By Carolyn Mason – Tuscaloosa News
Thursday, March 12, 2009
Picolo’s Restaurant and Red Bar is a funky beach shack at heart but, what a heart. Located in the Florida Panhandle between Destin and Panama City, it’s flip-flop casual, eclectic-hippie chic meets well-heeled tourist types, but still lives up to outrageously strict local standards of excellent food and gracious hospitality. The vibe isn’t something that can be ordered like the catch of the day. It’s a feel that’s evolved over time, like a shell bleaching in the sun.
Infused with history, the restaurant and bar reside in the skeletal timbers of a 100-year-old building that’s taken turns as a general store, World War II bunker, dance hall and various restaurants. Perched on the edge of Grayton Beach’s sugary sands, the Red Bar’s jumping, jazzy attitude assaults the senses from the moment you enter the joint. First-time customers may stand mouths agape for a moment when they cross the threshold.
The décor is like a quirky, flea-market, with twinkling red Christmas lights, oddly formed crystal chandeliers and a disco ball illuminating movie and pop-culture posters and black-and-white photos that paper every inch of ceiling and walls. Real candles drip wax into gothic sand castles that flicker from every table.
The joint has been co-owned since 1994 by Belgian-born brothers Oliver “Oli” and Philippe Petit and assisted by their father, Louis, a longtime restaurateur and former owner of a nightclub in Liege, Belgium. The establishment sticks firmly to its successful formula of offering excellent food with an attitude-adjusted ambiance.
“No matter how long someone’s been waiting, almost everyone enters with a smile,” says Louis Petit. He’s dressed casually, but carries himself as if he were still wearing the perfectly starched tuxedo he wore in his European establishments. He exudes calm and competence, clearly delighted to be working side-by-side with his sons. Local and longtime customers greet him by name, waitresses flirt with him and the bartenders frequently call out his name. Asked to account for the steady crowds, even in a down economy, Louis says it’s the hard-to-define atmosphere that makes the place work. “When locals say, ‘Let’s meet at the Red Bar,’ you know you are doing it right,” he says. “And for some reason, the tourists seem to get into the spirit when they come in.”
It’s easy to relax when you are greeted by an owner, escorted to your table by the experienced wait staff, served excellent food and entertained by the nightly live music.
You have to work hard for the love, though. No reservations, no credit cards and summertime waits of two hours or more don’t deter the throngs of repeat visitors who make a trip to the Red Bar a must of their vacation plans.
The menu is presented on an oversized chalkboard hauled to the table by your waiter and features a comfortingly limited set of choices. Described by Louis Petit as Southern, New Orleans low country, the moderately priced menu includes crawfish and shrimp served over penne pasta, panne chicken and mashed potatoes, stuffed eggplant, crab cakes and a fresh Gulf Coast fish of the day. Portions are hearty, and there’s a small fee for half orders. Sides include crisp green salad, garlic mashed potatoes and fresh vegetables of the day. The key lime pie and banana pudding are to die for. The lunch menu offers smoked salmon salad, chicken salad, hamburgers, mahi-mahi sandwiches, gumbo and the signature crab cakes. Traditional bacon and eggs and omelets are available for breakfast, but most visitors come for the chocolate croissants and Belgian waffles piled high with strawberries and whipped cream.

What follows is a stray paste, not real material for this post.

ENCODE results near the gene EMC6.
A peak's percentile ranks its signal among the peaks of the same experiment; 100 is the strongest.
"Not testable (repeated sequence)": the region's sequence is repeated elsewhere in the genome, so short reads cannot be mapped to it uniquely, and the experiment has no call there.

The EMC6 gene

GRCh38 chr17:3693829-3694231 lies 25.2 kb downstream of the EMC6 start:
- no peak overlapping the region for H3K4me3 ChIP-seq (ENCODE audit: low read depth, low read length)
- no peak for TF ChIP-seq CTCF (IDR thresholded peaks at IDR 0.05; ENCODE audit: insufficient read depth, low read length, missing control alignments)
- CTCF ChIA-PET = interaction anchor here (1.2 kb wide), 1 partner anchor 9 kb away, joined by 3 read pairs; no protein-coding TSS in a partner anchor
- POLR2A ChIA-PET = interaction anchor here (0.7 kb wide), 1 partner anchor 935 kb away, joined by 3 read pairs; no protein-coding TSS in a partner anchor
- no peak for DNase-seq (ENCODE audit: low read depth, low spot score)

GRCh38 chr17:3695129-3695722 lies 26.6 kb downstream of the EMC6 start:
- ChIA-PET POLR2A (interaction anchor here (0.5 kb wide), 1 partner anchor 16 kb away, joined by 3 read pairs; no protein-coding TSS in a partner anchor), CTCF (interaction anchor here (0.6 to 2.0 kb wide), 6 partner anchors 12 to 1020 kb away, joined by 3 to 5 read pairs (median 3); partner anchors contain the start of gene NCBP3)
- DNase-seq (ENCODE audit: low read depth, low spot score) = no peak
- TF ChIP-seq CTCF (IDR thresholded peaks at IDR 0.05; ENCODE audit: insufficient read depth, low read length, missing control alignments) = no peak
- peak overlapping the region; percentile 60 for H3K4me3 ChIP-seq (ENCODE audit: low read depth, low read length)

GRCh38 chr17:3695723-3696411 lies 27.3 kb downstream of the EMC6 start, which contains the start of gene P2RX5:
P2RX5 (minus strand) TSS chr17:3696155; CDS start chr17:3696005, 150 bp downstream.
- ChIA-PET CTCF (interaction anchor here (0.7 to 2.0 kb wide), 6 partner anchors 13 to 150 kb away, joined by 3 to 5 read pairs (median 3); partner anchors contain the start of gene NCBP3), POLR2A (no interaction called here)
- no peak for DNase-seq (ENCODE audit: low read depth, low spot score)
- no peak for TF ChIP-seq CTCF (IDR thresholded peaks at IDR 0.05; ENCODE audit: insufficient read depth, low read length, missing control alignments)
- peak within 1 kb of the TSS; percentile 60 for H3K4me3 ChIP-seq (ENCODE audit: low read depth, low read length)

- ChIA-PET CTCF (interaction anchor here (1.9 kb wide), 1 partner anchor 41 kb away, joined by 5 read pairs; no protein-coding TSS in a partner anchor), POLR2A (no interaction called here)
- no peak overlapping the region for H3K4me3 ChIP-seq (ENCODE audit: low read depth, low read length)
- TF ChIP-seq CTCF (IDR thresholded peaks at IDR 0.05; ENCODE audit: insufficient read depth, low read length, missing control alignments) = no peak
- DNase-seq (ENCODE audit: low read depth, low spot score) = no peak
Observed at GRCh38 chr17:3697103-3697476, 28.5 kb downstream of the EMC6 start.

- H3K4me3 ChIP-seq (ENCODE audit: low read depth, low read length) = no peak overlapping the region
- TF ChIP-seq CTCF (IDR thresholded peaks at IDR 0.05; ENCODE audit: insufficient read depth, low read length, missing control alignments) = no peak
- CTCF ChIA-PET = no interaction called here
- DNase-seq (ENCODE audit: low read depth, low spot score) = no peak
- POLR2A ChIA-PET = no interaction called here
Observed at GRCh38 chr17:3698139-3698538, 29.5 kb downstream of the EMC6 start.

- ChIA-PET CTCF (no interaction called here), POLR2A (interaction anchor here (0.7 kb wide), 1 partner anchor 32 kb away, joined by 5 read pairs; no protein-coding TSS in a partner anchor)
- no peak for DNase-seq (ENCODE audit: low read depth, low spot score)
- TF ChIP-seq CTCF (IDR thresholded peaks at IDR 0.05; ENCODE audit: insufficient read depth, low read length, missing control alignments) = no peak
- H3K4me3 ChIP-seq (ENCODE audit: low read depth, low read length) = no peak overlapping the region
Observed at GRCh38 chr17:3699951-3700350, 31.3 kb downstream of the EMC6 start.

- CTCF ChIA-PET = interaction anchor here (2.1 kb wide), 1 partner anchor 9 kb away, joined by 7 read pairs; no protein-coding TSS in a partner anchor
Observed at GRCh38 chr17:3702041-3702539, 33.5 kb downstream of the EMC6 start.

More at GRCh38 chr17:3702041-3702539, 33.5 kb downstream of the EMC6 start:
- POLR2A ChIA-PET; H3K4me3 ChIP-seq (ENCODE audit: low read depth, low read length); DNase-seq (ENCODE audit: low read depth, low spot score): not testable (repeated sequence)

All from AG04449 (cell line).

The true feel of the place, though, comes from the perspective of the locals — fishermen, businessmen, homeowners and merchants who make up the tiny community of Grayton Beach. Locals often gather for the less-crowded breakfast or wait until the off season, when they straggle in after the mandatory sunset viewing on the beach.
William Schissler, who owns Lumber and Building Supply, has lived in the Grayton Beach area since the building was Butler’s Country store. He’s greeted by name, and his plate of poached eggs with sausage is brought without the formality of placing an order. “It’s family here. We come for the good food, good drinks and the atmosphere,” he says. He shares a table with Albert “Hot Al” Butler, whose uncle built the original Butler’s Country Store in 1938 and whose grandfather developed the land. “This place is like home,” Butler says.
Residents and longtime fans order their meals to go, bypassing the long lines and crowds. But for the complete funky Red Bar experience you have to stay for the spicy Bloody Marys and live jazz. The party gets stomping after the family dinner crowd clears out. A quartet of jazz musicians includes the amazing John “Jabo” Starks on percussion, and local bluegrass band Dread Clampitt rocks the rafters. “Playing for this crowd is the best gig I’ve ever had,” says Starks, from Mobile, Ala., who’s played with James Brown and B.B. King. “I’d do it for the crab cakes alone,” he says during a set break.